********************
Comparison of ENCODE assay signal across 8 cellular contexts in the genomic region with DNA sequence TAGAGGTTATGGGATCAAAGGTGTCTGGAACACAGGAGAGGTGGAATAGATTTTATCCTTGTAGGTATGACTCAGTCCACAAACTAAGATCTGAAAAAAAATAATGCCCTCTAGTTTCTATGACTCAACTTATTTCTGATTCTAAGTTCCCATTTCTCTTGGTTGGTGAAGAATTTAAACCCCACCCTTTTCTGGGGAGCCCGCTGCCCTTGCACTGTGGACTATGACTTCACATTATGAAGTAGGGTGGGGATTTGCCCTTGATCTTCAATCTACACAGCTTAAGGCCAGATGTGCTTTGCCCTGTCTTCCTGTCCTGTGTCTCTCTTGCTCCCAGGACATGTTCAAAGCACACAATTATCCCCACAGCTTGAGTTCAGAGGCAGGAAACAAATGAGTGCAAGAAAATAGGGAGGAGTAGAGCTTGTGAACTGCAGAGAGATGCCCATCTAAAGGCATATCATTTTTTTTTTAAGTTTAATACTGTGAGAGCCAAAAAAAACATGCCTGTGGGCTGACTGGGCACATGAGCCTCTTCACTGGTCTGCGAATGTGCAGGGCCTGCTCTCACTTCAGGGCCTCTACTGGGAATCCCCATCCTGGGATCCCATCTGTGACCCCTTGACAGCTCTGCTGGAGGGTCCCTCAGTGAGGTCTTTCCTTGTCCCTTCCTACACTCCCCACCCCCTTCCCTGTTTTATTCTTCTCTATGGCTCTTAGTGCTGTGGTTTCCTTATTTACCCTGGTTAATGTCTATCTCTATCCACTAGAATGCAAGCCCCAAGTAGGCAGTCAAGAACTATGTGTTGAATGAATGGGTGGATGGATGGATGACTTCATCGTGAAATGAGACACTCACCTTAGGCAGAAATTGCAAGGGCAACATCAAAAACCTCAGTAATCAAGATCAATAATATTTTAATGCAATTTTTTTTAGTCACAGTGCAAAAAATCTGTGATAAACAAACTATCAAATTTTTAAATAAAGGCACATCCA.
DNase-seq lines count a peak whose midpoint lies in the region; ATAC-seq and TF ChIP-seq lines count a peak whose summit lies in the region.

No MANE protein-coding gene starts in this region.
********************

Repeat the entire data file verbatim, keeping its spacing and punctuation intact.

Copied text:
Comparison of ENCODE assay signal across 8 cellular contexts in the genomic region with DNA sequence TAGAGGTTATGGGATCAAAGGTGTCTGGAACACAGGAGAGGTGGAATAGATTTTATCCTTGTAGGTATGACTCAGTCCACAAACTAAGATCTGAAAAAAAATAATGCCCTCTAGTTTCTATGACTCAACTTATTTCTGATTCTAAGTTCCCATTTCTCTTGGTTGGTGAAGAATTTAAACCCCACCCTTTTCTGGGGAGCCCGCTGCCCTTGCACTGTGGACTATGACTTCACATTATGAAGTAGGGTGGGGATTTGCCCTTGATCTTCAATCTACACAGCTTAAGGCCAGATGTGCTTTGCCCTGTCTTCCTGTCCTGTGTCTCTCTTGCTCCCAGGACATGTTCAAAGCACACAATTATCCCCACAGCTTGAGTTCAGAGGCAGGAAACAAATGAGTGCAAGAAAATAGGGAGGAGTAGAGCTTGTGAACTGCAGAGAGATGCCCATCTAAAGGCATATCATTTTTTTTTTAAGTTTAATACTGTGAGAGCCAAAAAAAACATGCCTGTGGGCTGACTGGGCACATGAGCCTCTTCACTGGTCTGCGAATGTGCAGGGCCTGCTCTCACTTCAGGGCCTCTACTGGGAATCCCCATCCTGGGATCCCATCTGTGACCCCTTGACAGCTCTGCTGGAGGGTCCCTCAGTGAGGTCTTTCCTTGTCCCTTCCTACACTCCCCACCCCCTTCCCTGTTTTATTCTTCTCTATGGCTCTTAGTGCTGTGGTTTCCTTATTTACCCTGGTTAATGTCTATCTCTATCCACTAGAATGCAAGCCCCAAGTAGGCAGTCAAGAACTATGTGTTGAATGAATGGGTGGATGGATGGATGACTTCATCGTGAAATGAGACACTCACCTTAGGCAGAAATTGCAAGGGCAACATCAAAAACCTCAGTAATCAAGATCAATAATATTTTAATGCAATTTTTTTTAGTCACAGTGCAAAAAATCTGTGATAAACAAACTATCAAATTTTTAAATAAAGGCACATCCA.
DNase-seq lines count a peak whose midpoint lies in the region; ATAC-seq and TF ChIP-seq lines count a peak whose summit lies in the region.

No MANE protein-coding gene starts in this region.